Auditorium HD Review
Auditorium HD sits amongst Journey, Unfinished Swan and Flower as a game that undoubtedly revels in putting art at the same level as gameplay in its list of priorities.
It’s a title that started life as a internet-based flash game in 2008, but has slowly made its way onto numerous platforms, wowing audiences with a simple premise that’s both entrancing and engaging.
The puzzler requires beams of light to be bent by the provided tools to fill up equalisers, akin to those you’d see on a Hi-Fi. Once filled an extra audio track is added to the background music that, over time, transforms the playing song. The equalisers can only be filled up by the coloured lights that match them so players need to manipulate the light particles to pass through areas that dye them correctly.
There are no tutorials, but the game progresses steadily that challenge players to experiment and figure out the way forward. Fortunately it’s a simple premise to grasp, with multiple ways to complete most levels. Unlike a lot of puzzle games that tend to end in frustration at the first obstacle, Auditorium HD manages to maintain an element of calm throughout.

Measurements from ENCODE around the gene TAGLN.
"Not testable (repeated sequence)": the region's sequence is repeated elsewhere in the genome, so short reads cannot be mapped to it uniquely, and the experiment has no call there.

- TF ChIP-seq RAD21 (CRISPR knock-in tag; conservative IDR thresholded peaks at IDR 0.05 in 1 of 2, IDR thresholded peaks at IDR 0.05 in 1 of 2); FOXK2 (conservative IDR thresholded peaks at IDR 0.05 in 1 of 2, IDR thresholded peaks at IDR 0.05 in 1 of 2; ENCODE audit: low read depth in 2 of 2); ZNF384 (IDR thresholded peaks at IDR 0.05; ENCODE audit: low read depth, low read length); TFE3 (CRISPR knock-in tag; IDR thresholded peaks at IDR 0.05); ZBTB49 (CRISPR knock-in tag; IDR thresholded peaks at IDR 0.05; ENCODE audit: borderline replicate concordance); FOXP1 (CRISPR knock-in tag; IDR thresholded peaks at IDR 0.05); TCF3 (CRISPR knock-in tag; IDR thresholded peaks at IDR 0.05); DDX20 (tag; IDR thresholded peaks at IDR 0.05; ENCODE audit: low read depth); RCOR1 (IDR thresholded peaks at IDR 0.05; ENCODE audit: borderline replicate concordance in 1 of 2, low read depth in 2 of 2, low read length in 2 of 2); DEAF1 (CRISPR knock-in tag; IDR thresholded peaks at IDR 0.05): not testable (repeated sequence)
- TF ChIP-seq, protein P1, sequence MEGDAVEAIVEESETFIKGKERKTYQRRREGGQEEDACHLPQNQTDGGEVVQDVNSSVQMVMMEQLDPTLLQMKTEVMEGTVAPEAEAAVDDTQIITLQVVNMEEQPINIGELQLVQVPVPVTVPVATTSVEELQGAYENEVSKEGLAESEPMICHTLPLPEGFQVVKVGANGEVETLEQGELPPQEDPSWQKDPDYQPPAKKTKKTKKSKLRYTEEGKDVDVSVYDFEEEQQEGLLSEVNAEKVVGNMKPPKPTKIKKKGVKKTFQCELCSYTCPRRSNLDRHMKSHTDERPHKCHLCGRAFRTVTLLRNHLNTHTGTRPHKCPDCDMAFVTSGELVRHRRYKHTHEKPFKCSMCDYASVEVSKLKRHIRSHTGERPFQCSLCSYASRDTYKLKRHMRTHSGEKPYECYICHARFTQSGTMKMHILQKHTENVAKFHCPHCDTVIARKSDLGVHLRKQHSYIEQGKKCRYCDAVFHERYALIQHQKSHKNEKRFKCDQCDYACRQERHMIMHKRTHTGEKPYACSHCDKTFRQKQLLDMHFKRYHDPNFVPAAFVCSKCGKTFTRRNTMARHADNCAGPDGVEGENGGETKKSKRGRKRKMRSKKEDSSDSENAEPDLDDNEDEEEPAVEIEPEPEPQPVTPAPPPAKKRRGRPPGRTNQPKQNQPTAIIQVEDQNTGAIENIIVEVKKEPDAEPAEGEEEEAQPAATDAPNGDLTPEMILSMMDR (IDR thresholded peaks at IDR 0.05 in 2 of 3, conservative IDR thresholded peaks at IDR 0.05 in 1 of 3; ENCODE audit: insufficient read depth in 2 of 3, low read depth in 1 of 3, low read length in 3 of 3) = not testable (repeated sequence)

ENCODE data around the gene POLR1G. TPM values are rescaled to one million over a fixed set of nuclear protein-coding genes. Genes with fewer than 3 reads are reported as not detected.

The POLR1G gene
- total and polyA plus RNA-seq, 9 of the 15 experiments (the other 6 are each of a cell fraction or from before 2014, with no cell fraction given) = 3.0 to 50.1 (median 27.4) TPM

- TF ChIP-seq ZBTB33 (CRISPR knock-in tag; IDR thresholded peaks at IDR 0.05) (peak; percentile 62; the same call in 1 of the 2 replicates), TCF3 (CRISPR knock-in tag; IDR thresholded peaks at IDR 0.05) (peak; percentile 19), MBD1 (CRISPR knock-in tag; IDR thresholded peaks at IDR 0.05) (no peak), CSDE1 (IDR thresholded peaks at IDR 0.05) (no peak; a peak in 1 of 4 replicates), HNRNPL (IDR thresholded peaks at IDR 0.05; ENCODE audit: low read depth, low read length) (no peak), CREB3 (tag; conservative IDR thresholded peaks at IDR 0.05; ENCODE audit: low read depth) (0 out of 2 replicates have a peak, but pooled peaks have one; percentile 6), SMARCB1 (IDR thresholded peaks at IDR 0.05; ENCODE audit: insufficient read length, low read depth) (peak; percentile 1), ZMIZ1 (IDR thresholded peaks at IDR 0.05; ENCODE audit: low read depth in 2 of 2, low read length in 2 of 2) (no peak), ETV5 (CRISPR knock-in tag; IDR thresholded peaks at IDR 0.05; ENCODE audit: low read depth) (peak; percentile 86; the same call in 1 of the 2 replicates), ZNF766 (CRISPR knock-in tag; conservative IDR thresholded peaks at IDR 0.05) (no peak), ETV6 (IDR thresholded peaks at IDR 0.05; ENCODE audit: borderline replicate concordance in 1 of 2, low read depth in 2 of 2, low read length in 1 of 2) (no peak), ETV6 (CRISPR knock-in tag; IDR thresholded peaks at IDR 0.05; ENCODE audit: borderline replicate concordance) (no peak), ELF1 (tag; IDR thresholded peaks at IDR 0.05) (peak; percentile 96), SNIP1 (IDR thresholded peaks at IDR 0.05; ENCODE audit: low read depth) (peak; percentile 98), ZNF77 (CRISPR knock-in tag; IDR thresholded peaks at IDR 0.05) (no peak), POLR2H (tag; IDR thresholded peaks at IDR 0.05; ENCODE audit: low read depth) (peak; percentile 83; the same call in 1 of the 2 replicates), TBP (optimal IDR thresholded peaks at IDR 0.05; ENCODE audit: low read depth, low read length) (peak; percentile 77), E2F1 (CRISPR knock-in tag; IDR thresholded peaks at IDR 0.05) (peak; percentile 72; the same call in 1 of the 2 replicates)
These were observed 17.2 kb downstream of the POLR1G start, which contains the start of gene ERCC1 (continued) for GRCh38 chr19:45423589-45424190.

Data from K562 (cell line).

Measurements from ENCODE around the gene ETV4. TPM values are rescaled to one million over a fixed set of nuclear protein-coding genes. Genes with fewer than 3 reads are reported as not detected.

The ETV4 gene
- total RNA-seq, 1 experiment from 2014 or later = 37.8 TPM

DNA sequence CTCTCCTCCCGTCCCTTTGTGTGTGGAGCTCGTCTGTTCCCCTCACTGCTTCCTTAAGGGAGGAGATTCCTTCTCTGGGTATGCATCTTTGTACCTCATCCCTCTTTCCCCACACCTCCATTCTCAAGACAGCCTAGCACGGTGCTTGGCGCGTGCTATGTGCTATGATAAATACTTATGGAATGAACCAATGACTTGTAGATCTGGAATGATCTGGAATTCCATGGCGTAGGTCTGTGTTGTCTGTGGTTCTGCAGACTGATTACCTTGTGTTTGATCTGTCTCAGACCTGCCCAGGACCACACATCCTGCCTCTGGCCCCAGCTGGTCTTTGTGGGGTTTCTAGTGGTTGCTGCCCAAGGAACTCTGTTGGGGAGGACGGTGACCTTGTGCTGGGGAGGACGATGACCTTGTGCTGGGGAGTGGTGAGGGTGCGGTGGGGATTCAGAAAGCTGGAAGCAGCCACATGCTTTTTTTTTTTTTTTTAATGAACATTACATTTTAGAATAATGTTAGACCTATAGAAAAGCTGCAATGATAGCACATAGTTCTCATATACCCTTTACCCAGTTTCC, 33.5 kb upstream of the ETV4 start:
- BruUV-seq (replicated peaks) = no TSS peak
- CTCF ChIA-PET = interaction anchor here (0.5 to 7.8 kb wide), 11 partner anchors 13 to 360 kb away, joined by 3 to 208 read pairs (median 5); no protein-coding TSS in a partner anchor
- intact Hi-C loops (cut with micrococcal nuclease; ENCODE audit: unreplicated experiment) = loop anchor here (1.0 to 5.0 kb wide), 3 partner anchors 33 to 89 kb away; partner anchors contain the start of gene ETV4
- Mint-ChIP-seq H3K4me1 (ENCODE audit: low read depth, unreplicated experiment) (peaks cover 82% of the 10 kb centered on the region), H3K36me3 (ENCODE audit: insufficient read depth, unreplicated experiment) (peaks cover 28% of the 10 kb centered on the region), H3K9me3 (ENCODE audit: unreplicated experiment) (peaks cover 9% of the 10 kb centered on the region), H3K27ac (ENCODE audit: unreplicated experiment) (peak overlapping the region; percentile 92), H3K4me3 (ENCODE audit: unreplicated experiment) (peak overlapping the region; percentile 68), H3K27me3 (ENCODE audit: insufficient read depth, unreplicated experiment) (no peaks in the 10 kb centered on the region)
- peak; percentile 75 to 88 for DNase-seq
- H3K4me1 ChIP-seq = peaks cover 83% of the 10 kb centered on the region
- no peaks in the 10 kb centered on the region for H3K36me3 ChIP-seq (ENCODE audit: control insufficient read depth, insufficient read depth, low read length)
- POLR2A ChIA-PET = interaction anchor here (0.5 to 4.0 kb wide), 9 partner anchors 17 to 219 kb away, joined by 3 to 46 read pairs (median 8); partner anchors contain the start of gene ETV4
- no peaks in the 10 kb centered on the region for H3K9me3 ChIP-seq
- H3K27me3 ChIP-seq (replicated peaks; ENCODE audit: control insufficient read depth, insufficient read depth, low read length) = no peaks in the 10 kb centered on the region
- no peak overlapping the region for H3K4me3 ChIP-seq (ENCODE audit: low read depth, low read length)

On the surface it may seem like there’s not much to it but once you start playing it soon becomes apparent that there’s more under the surface than simply aiming for completion. There’s an unexpected zen-like immersion that takes over and pulls you in, making that moment when you solve the puzzle even more satisfying.
The soundtrack is a selection of euphoric instrumental music with a vast blend of stirring piano, compelling synth and sweeping strings that ensure every puzzle rewards players with an satisfying audio prize. Unlike the majority of games where music is strictly to supplement the experience, here it’s the primary aim and you’ll find yourself replaying levels just to hear favoured pieces.
One key feature that makes this version of the game stand-out is the use of motion controls. While the PlayStation Move can feel a little tacked on to some titles, here it transforms the whole experience. Players turn into a virtual conductor to manipulate the beams in a way that feels more natural and far superior to simply twiddling the thumb sticks of a controller.
there’s a clear charm to be found in its simple, colourful styling
You certainly get plenty of value for the £6.49 price tag. A vast number of levels make for a game that could last a very long time. However, it’s not just the challenge that’ll keep players coming back for more but the captivating pleasure in hearing the music transform and seeing the light show erupt.
Auditorium HD is yet another example of why little downloadable titles have become so appealing. Something different that stands out, yet is intuitive enough that anyone could pick it up and start their journey. It might not match the visuals and complexity of some bigger budget titles, but there’s a clear charm to be found in its simple, colourful styling.